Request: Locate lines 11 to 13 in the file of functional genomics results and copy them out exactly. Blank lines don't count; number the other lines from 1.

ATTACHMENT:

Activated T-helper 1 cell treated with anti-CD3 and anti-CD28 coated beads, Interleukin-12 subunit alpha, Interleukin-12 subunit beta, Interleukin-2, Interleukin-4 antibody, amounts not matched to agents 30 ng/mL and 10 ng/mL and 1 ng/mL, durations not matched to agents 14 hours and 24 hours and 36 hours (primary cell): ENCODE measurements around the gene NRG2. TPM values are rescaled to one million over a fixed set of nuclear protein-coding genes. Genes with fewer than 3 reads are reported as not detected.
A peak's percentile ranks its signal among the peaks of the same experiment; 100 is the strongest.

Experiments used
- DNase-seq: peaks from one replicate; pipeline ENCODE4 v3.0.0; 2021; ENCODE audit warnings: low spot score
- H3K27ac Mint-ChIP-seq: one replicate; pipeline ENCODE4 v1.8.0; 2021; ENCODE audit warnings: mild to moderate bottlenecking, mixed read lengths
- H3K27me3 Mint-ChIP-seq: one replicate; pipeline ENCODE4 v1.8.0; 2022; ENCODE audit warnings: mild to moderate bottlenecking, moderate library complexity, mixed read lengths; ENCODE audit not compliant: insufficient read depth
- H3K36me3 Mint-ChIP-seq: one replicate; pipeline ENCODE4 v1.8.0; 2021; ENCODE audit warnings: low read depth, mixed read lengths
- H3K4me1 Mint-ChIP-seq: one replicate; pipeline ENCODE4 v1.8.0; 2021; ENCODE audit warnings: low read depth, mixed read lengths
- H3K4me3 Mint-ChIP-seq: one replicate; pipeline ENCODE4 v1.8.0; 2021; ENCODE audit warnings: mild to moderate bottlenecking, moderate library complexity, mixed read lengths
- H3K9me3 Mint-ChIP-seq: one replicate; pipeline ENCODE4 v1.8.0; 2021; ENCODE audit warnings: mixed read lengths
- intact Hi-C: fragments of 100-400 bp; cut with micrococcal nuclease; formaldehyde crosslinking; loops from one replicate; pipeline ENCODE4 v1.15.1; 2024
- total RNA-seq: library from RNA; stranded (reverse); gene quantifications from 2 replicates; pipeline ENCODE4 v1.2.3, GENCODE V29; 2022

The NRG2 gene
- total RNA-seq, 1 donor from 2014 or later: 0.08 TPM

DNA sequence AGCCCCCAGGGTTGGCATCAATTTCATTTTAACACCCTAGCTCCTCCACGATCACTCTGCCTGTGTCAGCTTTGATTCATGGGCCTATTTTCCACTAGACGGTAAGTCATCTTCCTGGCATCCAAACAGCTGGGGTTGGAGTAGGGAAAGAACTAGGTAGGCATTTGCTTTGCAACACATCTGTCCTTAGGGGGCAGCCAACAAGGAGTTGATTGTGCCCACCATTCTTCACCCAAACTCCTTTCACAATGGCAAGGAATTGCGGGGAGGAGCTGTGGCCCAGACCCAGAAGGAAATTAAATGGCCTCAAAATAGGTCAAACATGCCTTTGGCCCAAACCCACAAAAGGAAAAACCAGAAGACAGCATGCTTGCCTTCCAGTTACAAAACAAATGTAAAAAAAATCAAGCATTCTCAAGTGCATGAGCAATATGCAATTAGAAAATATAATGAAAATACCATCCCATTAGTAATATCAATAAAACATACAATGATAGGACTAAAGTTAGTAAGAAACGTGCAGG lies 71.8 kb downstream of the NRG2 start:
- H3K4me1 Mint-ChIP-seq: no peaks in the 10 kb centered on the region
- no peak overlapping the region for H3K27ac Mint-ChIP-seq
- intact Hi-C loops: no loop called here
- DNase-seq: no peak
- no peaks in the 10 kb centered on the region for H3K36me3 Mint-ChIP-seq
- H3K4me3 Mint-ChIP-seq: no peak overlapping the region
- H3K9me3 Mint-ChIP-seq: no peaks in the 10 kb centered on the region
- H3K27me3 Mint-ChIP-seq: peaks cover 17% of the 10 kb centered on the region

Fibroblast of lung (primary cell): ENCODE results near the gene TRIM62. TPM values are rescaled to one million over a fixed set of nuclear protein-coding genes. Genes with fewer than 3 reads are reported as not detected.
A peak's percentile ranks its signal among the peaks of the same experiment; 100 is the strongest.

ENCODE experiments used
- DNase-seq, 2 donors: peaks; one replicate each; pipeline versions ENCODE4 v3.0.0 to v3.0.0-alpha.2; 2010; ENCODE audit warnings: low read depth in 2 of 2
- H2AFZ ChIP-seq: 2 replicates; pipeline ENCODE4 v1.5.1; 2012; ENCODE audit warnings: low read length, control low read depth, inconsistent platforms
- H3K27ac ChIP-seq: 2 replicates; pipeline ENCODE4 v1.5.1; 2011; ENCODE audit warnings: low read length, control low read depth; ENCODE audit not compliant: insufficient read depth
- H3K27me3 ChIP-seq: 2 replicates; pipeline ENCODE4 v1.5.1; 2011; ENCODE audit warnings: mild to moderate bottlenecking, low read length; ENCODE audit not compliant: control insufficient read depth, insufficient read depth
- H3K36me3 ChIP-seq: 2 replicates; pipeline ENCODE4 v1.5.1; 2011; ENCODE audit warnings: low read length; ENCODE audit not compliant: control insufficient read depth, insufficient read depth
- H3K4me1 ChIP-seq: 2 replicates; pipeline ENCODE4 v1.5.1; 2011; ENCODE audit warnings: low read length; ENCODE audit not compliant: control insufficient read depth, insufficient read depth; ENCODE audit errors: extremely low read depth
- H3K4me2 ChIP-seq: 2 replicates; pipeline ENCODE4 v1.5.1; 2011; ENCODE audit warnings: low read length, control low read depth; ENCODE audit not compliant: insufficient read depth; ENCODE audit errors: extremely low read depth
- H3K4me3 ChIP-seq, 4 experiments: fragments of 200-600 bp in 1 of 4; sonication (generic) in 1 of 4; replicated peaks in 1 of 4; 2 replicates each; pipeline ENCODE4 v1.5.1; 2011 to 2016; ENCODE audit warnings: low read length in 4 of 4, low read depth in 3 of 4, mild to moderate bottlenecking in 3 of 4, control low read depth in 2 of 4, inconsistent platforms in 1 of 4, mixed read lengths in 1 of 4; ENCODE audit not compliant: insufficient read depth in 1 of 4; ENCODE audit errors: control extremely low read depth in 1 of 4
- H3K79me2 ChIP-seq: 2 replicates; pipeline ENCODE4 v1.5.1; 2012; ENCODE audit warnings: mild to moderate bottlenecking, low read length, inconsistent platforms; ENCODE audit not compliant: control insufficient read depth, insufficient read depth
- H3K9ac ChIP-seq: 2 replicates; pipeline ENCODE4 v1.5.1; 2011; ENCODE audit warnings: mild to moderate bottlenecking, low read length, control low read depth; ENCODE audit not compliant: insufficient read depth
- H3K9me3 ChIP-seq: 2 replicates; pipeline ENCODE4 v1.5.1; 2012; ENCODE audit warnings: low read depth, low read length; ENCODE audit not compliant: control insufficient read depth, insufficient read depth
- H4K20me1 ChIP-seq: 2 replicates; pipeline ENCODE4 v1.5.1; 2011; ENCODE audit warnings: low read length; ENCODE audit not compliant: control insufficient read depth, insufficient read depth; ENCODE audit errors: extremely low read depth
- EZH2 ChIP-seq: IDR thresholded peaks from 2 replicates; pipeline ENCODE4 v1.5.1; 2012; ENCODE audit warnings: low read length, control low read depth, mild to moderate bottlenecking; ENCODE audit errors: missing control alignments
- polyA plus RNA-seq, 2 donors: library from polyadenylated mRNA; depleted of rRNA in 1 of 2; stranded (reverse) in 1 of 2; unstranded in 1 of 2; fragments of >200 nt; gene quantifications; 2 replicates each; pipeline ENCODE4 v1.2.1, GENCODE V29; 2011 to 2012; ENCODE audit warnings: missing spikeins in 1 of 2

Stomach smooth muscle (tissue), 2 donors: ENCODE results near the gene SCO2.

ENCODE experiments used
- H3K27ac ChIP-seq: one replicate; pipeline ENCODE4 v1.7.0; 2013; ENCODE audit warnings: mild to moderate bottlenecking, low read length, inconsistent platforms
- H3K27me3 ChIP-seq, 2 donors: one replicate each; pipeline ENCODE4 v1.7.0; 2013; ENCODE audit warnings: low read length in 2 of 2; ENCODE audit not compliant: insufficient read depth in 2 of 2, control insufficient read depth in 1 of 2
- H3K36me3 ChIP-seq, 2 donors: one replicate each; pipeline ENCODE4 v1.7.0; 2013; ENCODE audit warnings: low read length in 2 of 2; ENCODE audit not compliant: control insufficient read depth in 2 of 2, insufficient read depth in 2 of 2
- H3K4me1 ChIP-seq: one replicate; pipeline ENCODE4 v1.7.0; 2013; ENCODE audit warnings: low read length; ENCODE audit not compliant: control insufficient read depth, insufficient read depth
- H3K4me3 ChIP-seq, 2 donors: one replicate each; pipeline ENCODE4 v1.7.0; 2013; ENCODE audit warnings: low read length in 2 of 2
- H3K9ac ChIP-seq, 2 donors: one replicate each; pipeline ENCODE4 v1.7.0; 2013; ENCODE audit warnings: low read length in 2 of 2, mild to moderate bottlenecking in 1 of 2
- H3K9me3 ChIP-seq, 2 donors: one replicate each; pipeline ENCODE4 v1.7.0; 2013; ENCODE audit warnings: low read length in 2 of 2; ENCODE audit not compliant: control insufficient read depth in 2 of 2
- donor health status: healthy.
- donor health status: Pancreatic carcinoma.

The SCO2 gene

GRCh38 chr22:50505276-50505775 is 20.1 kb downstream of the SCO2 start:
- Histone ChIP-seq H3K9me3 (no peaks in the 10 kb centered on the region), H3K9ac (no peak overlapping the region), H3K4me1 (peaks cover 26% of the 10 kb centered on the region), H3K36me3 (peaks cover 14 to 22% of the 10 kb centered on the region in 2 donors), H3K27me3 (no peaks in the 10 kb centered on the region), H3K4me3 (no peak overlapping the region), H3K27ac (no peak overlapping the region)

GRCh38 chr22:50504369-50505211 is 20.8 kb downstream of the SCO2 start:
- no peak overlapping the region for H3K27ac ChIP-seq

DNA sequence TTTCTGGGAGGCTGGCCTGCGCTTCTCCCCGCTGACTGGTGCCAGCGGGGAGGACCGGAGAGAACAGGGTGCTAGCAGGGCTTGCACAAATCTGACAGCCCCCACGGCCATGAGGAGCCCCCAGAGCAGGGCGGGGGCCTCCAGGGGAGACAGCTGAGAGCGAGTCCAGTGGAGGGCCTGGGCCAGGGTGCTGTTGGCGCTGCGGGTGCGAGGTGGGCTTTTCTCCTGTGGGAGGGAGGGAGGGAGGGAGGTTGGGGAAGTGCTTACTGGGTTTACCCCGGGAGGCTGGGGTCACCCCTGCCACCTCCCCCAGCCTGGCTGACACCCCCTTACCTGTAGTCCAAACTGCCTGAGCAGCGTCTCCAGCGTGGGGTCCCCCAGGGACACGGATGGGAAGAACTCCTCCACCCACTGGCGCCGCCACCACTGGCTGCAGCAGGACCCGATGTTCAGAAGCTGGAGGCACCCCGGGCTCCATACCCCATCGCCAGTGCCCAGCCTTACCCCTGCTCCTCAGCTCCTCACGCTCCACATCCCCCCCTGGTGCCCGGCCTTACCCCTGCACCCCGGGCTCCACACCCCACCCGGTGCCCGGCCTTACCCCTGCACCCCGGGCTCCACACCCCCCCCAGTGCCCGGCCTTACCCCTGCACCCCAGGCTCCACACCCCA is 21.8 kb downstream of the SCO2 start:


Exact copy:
- intact Hi-C: fragments of 100-400 bp; cut with micrococcal nuclease; formaldehyde crosslinking; loops from one replicate; pipeline ENCODE4 v1.15.1; 2024
- total RNA-seq: library from RNA; stranded (reverse); gene quantifications from 2 replicates; pipeline ENCODE4 v1.2.3, GENCODE V29; 2022

The NRG2 gene